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Could Russia cut undersea communication cables?

BBC News

The UK's top military officer has warned that Russia could strike a "catastrophic" blow to the economy by targeting communications and internet cables that run under the sea.


Aussie internet slows to a crawl after undersea cable cut

Daily Mail - Science & tech

An undersea internet cable linking Australia with Asia has been cut, just six weeks after being repaired. The 39,000 kilometre SEA-ME-WE3 cable linking Perth and Singapore took 50 days to fix after suffering multiple cuts in August. Internet users are now facing the prospect of slow speeds for weeks, and no time-frame has been given for when repairs might be completed. 'Customers can expect to see increased latency to Asian destinations until this link is restored,' Vocus Communications told its users, ARNnet reported. 'Our provider has advised that the location of the fault is approximately 1126km from the cable landing station in Singapore.'


Google's cloud is spreading through new undersea cables

Engadget

Today, Google announced that it will be adding three undersea cables, as well as five new Cloud Platform regions, to its infrastructure in 2018. The Netherlands and Montreal regions will open in Q1 2018, while Los Angeles, Hong King and Finland will follow. The three cables will connect Chile to Los Angeles, the US to Denmark and Ireland and Hong Kong to Guam, and are called, respectively, Curie, Havfrue and HK-G.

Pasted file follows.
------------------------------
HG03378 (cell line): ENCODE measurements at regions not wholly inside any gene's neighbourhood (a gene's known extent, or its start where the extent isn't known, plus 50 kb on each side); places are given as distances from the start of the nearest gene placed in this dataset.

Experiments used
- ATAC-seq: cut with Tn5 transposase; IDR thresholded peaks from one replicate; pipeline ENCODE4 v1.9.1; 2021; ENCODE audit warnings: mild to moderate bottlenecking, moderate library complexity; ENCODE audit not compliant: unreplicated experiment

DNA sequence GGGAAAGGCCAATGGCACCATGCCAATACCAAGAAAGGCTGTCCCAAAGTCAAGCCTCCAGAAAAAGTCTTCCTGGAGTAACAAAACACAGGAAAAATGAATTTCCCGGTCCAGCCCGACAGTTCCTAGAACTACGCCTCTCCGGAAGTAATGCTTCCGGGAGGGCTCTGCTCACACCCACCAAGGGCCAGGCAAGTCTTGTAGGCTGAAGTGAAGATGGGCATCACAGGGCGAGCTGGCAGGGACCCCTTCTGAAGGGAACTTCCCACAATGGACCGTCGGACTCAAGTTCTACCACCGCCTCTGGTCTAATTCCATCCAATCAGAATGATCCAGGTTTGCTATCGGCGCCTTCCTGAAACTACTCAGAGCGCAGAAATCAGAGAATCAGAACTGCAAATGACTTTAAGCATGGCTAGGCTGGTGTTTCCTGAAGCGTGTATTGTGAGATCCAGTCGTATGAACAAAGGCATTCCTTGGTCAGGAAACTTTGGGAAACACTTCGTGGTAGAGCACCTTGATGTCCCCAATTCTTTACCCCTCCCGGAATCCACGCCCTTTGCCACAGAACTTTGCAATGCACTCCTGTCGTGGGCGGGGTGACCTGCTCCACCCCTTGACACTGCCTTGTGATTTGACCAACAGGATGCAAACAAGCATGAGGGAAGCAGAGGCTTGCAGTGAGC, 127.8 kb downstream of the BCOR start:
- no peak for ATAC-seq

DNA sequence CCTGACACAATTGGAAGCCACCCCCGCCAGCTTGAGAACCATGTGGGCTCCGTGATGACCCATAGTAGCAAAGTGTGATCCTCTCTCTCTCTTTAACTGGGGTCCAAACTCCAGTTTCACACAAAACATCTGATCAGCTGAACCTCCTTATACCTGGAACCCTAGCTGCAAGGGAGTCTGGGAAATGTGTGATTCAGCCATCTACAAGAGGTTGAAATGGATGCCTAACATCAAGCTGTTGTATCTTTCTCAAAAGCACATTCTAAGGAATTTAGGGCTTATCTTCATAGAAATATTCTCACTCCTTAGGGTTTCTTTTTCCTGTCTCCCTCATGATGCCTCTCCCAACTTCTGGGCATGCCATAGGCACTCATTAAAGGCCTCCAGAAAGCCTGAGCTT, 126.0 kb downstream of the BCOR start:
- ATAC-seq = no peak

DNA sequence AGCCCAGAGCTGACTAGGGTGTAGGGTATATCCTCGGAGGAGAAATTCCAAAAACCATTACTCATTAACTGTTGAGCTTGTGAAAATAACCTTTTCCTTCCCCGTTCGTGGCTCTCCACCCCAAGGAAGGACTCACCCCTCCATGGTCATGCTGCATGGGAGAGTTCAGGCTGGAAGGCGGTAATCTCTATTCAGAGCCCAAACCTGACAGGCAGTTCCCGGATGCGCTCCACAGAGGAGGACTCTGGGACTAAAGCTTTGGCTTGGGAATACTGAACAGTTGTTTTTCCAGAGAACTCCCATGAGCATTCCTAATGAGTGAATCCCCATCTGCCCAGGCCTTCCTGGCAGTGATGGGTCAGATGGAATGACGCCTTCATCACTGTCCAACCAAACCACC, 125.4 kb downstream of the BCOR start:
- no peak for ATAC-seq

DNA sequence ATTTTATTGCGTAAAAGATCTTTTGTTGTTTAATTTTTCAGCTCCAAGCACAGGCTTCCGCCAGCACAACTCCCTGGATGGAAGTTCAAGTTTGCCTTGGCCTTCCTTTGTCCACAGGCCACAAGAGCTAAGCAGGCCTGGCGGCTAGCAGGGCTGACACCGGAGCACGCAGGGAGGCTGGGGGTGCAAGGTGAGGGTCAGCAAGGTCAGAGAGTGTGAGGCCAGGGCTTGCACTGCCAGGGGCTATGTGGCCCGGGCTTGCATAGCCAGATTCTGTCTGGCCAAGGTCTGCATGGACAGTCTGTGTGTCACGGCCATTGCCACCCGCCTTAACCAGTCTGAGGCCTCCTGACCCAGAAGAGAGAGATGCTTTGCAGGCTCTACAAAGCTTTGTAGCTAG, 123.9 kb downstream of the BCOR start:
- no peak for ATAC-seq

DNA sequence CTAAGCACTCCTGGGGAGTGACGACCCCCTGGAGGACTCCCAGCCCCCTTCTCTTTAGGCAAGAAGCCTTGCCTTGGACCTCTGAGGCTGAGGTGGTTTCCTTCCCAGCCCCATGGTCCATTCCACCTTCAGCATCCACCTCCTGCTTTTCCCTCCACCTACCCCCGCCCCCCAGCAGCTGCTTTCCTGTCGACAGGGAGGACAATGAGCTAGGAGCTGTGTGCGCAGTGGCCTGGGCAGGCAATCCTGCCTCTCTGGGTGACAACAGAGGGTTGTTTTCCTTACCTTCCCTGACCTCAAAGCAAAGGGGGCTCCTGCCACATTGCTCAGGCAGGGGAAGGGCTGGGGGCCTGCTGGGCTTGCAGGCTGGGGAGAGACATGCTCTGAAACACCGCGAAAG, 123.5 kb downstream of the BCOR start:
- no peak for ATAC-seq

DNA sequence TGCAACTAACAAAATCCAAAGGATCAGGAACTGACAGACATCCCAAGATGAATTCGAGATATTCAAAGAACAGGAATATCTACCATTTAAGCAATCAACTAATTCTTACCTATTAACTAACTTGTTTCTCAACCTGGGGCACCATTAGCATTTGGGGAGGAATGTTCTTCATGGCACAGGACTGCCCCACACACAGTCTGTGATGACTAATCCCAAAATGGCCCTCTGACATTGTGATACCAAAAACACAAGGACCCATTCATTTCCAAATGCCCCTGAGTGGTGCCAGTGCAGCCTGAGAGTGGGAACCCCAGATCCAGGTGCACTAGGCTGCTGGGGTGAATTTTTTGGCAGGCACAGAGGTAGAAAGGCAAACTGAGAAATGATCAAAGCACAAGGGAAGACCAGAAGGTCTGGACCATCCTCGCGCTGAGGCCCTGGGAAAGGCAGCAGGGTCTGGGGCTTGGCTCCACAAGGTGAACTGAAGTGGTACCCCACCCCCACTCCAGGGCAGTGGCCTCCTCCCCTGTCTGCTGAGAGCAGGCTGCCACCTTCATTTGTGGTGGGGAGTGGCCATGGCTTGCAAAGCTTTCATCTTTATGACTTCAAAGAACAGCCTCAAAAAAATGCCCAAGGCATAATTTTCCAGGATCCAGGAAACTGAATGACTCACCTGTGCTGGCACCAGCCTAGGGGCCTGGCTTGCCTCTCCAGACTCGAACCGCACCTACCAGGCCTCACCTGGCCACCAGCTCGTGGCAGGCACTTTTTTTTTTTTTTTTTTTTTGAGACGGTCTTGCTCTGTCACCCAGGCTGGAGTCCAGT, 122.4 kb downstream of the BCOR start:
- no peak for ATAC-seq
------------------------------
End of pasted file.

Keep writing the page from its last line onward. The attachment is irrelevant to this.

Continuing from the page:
Russia a 'risk' to undersea cables, defence chief warns

BBC News

The UK's most senior military officer has warned of a new threat posed by Russia to communications and internet cables that run under the sea.


Could Russia sabotage undersea cables linking the world?

The Japan Times

WASHINGTON – Russian ships are skulking around underwater communications cables, causing the U.S. and its allies to worry the Kremlin might be taking information warfare to new depths. Is Moscow interested in cutting or tapping the cables? Does it want the West to worry it might? Is there a more innocent explanation? But whatever Moscow's intentions, U.S. and Western officials are increasingly troubled by their rival's interest in the 400 fiber-optic cables that carry most of world's calls, emails and texts, as well as $10 trillion worth of daily financial transactions.